It is axiomatic in antitrust law that a defendant may not be found liable under the Sherman act for monopolizing or attempting or conspiring to monopolize a market unless that defendant is a competitor in the relevant market and his conduct creates a dangerous probability that he will gain a dominant share of the market. Spectrum Sports, Inc. v. McQuillan, ___ U.S. ___, ___ — ___, 113 S.Ct. 884, 890-91, 122 L.Ed.2d 247 (1993); Mercy-Penninsula Ambulance, Inc. v. County of San Mateo, 791 F.2d 755, 759 (9th Cir. 1986) (county government, which performed no health care services, could not be charged with having used its market power to exclude competition when it refused to license an ambulance service because it was not a competitor in the relevant product market). Defendant SDG E contends that it cannot be found to have violated the Sherman Act because it is not a competitor in the relevant product market and Transphase's complaint neither alleges that SDG E is a competitor in the relevant market nor that it's conduct creates a dangerous probability that it will monopolize that market.
Although SCE does not present this argument in its own motion to dismiss, the Court finds that this argument is applicable to SCE as well as SDG E and thus dismisses Transphase's antitrust claims against SDG E and SCE on the grounds presented in SDG E's motion and Section C above.
Transphase claims that the relevant product market "over which" the utilities exercise their monopoly power are "broadly speaking, DSM resources, and with specific respect to Transphase, retrofit thermal energy storage (TES) goods and services" like those supplied by plaintiff. (Comp. at ¶ 17). SDG E asserts, however, that Transphase acknowledges in its complaint that SDG E and SCE are not really competitors in this product market; they merely exercise control over the DSM goods and services provided by others by virtue of their alleged power to control the bidding programs and rebate levels for those services. The Court agrees with SDG E's argument and therefore GRANTS its Motion to Dismiss on these grounds.
Transphase's complaint clearly states that while SDG E and SCE "have a monopoly over the furnishing of [DSM systems and, specifically, Transphase's TES services] to the ratepayers . . . [they] are not themselves capable of supplying those goods and services to the ratepayers, only of preventing Transphase from so doing." (Comp. at ¶ 19) (emphasis added). In another paragraph, Transphase again alleges in a conclusory fashion that the defendants have monopolies over the provision of DSM services and have "willfully maintained" these monopolies; Transphase concedes in the very next phrase, however, that the utilities "basically do nothing to supply such DSM resources to the ratepayers of California but hire others and charge large administrative costs and profits" to do so. (Comp. at ¶ 25). Transphase has also failed to allege that either SDG E or SCE has significant market share in either the provision of DSM systems or in the TES systems marketed by Transphase.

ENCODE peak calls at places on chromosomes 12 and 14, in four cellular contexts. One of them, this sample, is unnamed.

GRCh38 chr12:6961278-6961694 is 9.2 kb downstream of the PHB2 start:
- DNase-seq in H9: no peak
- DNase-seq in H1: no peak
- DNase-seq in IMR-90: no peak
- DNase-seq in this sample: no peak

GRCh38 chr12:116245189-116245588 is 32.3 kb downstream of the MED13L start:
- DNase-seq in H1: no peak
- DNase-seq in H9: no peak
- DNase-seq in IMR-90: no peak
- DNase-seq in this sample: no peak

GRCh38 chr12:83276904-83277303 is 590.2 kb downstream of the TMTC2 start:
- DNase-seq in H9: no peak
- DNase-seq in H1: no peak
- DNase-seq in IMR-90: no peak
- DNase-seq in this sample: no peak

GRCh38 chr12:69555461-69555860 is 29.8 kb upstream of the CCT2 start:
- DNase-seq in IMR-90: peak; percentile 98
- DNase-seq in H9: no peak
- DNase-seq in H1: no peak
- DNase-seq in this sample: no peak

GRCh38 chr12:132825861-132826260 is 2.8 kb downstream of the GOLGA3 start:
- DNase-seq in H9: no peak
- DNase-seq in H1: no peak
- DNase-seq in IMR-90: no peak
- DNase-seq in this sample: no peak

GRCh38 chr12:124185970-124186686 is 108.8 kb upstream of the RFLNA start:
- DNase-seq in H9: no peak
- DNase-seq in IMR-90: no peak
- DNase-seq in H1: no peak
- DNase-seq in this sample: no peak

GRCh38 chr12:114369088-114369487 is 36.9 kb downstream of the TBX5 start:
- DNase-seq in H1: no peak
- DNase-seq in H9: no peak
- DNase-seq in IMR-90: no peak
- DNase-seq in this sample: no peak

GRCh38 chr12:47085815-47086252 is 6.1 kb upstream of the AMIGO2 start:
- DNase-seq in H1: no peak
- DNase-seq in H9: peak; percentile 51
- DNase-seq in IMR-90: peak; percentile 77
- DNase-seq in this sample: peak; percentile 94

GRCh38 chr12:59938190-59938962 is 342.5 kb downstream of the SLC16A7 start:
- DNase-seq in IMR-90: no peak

Although the Court must assume that the allegations in a plaintiff's complaint are true when considering defendants' motion to dismiss, N.L. Industries, Inc. v. Kaplan, 792 F.2d 896, 898 (9th Cir. 1986), the Court does not "need to accept as true conclusory allegations . . . or unreasonable inferences." Schwarzer, Tashima, and Wagstaffe, Federal Civil Procedure Before Trial, § 9:221 at page 9-41. The Court thus rejects Transphase's conclusory allegations of the defendants' market power within the relevant product market (as opposed to geographic market) since these allegations are directly contradicted by Transphase's unambiguous admission that the utilities "do nothing to supply such DSM resources to the ratepayers of California but hire others" to supply these systems. (Comp. at ¶ 25) (emphasis added). Although Transphase alleges in its Opposition that "[c]urrently, SDG E directly provides DSM resources to its ratepayers" and that Transphase "would never intimate that the defendant utilities are incapable of hiring someone to install" TES systems (Opposition at pages 14-15), the complaint itself clearly fails to allege either that (1) SDG E or SCE competes with Transphase in the supply of DSM or TES systems; or (2) that the defendants' current activities create a dangerous probability that they will obtain a monopoly over, or even a dominant position, in the relevant product market. Transphase's complaint therefore fails to plead an actionable claim under the federal antitrust statutes.
If there were no independent basis for dismissing Transphase's complaint, the Court would allow plaintiff leave to amend its complaint in the event that it could, in good faith, plead that the defendants are competitors in the supply or distribution of DSM or TES systems. Given that the Court has also decided to dismiss Transphase's antitrust claims on two independent grounds, however, the Court does not grant Transphase leave to amend at this time.
For the reasons discussed above, the Court GRANTS Defendants' Motions to Dismiss Transphase's federal antitrust claims. The Court also dismisses Transphase's pendent state law claims since all of plaintiff's federal claims have been dismissed. See Les Shockley Racing, Inc. v. National Hot Rod Ass'n, 884 F.2d 504, 509 (9th Cir. 1989).
IT IS SO ORDERED.